ORLANDO, Fla., Sept. 3 (UPI) -- SpaceX launched 60 more of its Starlink satellites Thursday morning from Kennedy Space Center in Florida -- the 12th mission for the company's fledgling broadband Internet service.
Liftoff occurred on time at 8:46 a.m. EDT under clear skies from Complex 39A at the space center.
A launch crew of about 200 people was kept distanced, masked and as separate as possible due to the coronavirus pandemic, U.S. Space Force Brig. Gen. Douglas Schiess, commander of the 45th Space Wing that oversees launches in Florida, said in a press conference last week.
Launch personnel handled several big missions during the pandemic under such restrictions, he said.
The launch will bring the total number of Starlink spacecraft in orbit to more than 600 as SpaceX prepares to roll out broader testing of the network.
The last several Starlink launches have carried small satellites for so-called rideshare customers, meaning SpaceX didn't launch as many Starlink spacecraft as usual. But Thursday's launch had the full complement of 60.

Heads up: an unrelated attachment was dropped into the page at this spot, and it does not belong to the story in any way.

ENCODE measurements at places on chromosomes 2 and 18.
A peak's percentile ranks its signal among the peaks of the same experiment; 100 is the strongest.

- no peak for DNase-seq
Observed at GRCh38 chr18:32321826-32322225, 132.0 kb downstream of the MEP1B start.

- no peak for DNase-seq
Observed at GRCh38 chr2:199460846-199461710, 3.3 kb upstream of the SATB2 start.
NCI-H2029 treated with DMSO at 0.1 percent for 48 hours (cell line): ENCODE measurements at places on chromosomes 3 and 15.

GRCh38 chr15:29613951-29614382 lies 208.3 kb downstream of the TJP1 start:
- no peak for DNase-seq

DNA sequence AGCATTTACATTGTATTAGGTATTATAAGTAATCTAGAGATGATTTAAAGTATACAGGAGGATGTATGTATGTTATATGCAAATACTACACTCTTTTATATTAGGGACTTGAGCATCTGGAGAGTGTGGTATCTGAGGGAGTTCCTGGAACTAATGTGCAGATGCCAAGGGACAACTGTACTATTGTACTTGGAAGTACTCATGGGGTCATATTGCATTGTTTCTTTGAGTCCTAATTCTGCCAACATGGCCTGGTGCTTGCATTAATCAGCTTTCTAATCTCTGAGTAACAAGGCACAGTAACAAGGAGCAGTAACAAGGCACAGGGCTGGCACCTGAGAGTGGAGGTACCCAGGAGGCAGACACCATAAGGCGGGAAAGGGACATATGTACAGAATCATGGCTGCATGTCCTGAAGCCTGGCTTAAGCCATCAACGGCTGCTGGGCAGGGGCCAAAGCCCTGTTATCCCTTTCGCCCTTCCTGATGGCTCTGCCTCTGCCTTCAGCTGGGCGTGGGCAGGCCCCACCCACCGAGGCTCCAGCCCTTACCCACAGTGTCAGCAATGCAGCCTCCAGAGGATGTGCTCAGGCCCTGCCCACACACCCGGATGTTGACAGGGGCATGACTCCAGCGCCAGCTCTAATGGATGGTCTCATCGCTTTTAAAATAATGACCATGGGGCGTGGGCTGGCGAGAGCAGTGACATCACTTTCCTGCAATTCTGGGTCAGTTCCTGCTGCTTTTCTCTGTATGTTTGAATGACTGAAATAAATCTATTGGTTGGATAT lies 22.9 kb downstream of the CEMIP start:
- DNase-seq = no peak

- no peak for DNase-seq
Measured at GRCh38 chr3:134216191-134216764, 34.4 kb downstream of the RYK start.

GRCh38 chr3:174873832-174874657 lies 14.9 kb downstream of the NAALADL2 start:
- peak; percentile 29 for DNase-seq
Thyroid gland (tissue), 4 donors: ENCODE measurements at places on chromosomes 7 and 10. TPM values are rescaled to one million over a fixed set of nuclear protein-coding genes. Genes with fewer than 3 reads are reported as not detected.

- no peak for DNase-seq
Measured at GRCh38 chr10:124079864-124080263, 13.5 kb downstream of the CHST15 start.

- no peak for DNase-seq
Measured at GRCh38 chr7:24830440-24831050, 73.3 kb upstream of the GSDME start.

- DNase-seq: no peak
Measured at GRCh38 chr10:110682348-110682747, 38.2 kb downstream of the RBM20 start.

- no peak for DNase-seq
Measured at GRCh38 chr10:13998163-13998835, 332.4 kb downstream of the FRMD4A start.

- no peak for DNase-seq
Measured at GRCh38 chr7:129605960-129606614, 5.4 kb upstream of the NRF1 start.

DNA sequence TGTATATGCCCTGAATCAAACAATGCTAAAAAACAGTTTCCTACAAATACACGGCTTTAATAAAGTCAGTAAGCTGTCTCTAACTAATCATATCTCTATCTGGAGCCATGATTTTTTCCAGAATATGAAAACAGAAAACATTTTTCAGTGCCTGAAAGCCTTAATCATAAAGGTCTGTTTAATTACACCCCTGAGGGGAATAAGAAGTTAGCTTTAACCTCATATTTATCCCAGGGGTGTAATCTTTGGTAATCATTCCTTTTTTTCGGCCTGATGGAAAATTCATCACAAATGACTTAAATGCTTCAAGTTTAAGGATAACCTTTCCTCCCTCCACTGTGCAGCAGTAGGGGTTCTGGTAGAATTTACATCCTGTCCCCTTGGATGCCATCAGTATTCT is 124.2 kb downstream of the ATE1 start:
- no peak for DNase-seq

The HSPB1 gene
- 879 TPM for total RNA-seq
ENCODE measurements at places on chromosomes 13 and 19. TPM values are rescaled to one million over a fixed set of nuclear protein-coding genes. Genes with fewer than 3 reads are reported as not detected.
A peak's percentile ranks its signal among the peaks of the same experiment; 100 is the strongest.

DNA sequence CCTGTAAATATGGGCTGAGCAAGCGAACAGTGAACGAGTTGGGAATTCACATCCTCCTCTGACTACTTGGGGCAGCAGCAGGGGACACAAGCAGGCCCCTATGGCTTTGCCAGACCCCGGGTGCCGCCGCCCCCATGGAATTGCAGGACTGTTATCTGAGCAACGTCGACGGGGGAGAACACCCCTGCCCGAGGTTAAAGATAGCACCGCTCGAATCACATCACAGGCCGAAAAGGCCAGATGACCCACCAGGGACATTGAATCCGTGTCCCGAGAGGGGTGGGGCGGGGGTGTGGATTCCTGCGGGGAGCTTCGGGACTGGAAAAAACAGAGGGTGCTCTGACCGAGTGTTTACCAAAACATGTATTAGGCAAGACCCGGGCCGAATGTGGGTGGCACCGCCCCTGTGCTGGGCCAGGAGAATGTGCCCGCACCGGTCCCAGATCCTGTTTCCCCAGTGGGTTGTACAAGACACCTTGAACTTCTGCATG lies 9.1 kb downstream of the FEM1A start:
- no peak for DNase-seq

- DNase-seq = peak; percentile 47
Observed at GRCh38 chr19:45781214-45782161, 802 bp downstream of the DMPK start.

The Starlink constellation is by far the largest such group of satellites in orbit. Each of Starlink's large dinner table-size satellites weighs over 500 pounds.
The spacecraft has a solar panel that unfolds after it reaches orbit. They also are equipped with sunshades designed to minimize reflections from the sun at certain hours of the day that can be visible from the ground.
Starlink satellites orbit at a height of about 340 miles above the Earth. By comparison, the Kármán line that defines space is 62 miles high, and the International Space Station is more than 250 miles high.
If all continues on track for the constellation, 100 or more such Starlink launches could occur in the future. SpaceX intends ultimately to launch thousands of satellites to beam broadband around the globe.